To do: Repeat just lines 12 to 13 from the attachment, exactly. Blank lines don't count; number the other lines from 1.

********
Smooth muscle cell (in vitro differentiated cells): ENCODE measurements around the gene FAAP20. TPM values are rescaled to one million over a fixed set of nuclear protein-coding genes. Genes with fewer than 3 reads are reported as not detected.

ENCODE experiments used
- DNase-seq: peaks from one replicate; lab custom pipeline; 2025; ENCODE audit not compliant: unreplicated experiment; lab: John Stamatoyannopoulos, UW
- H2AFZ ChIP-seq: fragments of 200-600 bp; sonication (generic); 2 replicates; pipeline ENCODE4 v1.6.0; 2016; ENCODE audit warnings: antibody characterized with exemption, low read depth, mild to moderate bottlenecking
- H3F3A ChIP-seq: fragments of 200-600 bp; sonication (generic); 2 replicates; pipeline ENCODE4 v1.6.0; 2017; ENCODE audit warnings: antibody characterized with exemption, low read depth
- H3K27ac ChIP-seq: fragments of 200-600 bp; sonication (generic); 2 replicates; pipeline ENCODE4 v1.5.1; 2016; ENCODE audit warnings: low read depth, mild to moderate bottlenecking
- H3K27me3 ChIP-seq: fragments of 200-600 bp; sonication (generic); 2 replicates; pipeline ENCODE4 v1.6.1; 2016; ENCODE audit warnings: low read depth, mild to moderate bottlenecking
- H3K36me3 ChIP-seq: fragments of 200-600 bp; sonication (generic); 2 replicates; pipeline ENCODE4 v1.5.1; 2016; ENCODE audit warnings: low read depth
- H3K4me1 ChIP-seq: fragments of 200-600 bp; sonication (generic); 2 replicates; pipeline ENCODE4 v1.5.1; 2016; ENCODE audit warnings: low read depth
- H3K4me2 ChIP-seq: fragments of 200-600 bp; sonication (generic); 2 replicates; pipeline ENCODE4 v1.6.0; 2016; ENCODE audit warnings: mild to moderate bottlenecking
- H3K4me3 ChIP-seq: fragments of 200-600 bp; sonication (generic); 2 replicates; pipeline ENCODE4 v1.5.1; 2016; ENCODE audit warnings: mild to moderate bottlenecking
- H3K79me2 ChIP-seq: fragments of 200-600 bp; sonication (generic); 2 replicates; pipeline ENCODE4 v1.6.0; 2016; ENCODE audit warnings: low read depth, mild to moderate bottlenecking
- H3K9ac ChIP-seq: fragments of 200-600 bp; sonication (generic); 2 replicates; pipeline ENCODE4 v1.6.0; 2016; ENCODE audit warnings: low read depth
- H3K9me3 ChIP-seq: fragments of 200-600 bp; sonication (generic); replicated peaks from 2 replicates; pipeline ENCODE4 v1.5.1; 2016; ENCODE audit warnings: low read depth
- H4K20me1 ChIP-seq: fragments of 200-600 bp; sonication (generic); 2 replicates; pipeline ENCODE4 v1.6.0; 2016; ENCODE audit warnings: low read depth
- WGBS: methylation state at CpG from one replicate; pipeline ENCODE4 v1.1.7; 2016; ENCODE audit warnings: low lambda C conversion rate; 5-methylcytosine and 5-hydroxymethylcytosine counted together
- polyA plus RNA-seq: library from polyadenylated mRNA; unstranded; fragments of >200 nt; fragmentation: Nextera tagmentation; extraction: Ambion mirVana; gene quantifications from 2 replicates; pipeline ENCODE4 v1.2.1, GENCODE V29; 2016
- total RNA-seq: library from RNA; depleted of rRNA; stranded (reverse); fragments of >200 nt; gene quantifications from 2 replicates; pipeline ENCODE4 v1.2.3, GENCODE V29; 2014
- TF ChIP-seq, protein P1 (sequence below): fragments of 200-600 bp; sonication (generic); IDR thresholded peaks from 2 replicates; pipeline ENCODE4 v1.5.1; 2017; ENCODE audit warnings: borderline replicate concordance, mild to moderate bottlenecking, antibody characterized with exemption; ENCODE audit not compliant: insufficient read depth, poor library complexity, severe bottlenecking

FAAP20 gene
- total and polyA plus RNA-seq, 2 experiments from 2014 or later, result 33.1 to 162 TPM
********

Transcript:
- H3K79me2 ChIP-seq: fragments of 200-600 bp; sonication (generic); 2 replicates; pipeline ENCODE4 v1.6.0; 2016; ENCODE audit warnings: low read depth, mild to moderate bottlenecking
- H3K9ac ChIP-seq: fragments of 200-600 bp; sonication (generic); 2 replicates; pipeline ENCODE4 v1.6.0; 2016; ENCODE audit warnings: low read depth